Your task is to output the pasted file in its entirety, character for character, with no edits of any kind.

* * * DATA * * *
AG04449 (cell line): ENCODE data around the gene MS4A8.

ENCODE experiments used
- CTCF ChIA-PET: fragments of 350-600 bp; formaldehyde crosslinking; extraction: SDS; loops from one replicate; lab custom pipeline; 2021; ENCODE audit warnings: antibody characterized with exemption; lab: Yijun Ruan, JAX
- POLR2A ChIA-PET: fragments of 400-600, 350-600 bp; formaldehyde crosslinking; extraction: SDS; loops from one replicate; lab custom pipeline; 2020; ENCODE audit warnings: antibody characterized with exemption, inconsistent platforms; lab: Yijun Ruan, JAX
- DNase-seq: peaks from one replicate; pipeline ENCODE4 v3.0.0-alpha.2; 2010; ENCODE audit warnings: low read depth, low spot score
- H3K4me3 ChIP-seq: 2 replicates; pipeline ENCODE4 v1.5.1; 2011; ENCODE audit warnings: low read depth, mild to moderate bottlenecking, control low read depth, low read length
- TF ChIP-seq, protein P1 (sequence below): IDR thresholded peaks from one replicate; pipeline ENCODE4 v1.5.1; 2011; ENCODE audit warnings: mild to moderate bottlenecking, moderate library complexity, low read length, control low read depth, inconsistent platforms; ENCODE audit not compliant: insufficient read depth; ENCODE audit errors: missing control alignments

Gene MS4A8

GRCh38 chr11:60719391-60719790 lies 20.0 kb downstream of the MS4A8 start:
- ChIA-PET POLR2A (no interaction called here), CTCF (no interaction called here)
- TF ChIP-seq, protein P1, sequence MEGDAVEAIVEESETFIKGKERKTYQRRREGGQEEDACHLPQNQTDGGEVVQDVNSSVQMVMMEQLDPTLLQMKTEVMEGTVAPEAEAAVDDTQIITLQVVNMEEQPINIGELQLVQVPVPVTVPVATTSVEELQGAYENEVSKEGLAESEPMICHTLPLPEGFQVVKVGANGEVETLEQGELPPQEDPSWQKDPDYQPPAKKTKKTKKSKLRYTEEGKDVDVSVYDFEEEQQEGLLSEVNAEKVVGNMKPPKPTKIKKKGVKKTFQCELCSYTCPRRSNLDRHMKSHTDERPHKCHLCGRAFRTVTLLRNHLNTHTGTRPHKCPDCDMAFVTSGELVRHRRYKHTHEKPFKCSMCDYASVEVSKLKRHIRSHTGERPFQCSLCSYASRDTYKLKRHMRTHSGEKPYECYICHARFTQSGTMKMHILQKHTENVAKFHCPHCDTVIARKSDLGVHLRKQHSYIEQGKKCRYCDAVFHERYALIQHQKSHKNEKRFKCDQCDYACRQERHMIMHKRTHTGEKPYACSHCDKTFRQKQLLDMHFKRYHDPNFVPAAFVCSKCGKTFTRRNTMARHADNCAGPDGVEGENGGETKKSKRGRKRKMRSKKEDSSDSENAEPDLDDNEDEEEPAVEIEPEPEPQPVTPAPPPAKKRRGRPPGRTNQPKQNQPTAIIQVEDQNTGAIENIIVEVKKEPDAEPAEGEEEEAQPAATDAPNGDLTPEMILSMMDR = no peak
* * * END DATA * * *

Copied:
AG04449 (cell line): ENCODE data around the gene MS4A8.

ENCODE experiments used
- CTCF ChIA-PET: fragments of 350-600 bp; formaldehyde crosslinking; extraction: SDS; loops from one replicate; lab custom pipeline; 2021; ENCODE audit warnings: antibody characterized with exemption; lab: Yijun Ruan, JAX
- POLR2A ChIA-PET: fragments of 400-600, 350-600 bp; formaldehyde crosslinking; extraction: SDS; loops from one replicate; lab custom pipeline; 2020; ENCODE audit warnings: antibody characterized with exemption, inconsistent platforms; lab: Yijun Ruan, JAX
- DNase-seq: peaks from one replicate; pipeline ENCODE4 v3.0.0-alpha.2; 2010; ENCODE audit warnings: low read depth, low spot score
- H3K4me3 ChIP-seq: 2 replicates; pipeline ENCODE4 v1.5.1; 2011; ENCODE audit warnings: low read depth, mild to moderate bottlenecking, control low read depth, low read length
- TF ChIP-seq, protein P1 (sequence below): IDR thresholded peaks from one replicate; pipeline ENCODE4 v1.5.1; 2011; ENCODE audit warnings: mild to moderate bottlenecking, moderate library complexity, low read length, control low read depth, inconsistent platforms; ENCODE audit not compliant: insufficient read depth; ENCODE audit errors: missing control alignments

Gene MS4A8

GRCh38 chr11:60719391-60719790 lies 20.0 kb downstream of the MS4A8 start:
- ChIA-PET POLR2A (no interaction called here), CTCF (no interaction called here)
- TF ChIP-seq, protein P1, sequence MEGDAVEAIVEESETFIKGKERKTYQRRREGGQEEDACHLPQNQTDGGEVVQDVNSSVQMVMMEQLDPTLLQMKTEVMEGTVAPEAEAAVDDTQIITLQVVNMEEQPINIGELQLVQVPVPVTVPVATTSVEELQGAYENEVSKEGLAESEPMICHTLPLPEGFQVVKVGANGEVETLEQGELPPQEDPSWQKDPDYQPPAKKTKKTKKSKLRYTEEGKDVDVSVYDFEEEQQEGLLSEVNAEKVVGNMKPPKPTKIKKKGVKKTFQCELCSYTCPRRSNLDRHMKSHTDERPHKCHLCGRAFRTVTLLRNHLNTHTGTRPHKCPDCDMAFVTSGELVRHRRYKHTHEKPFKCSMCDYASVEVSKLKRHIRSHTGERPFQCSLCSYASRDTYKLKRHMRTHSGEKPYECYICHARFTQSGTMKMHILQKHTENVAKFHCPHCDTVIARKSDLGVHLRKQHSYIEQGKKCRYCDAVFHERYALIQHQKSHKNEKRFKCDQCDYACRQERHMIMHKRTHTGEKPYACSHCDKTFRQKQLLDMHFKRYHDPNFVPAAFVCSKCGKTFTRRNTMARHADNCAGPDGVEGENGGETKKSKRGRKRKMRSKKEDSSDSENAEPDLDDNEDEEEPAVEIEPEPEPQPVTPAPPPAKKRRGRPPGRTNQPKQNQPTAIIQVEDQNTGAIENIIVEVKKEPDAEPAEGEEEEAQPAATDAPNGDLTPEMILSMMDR = no peak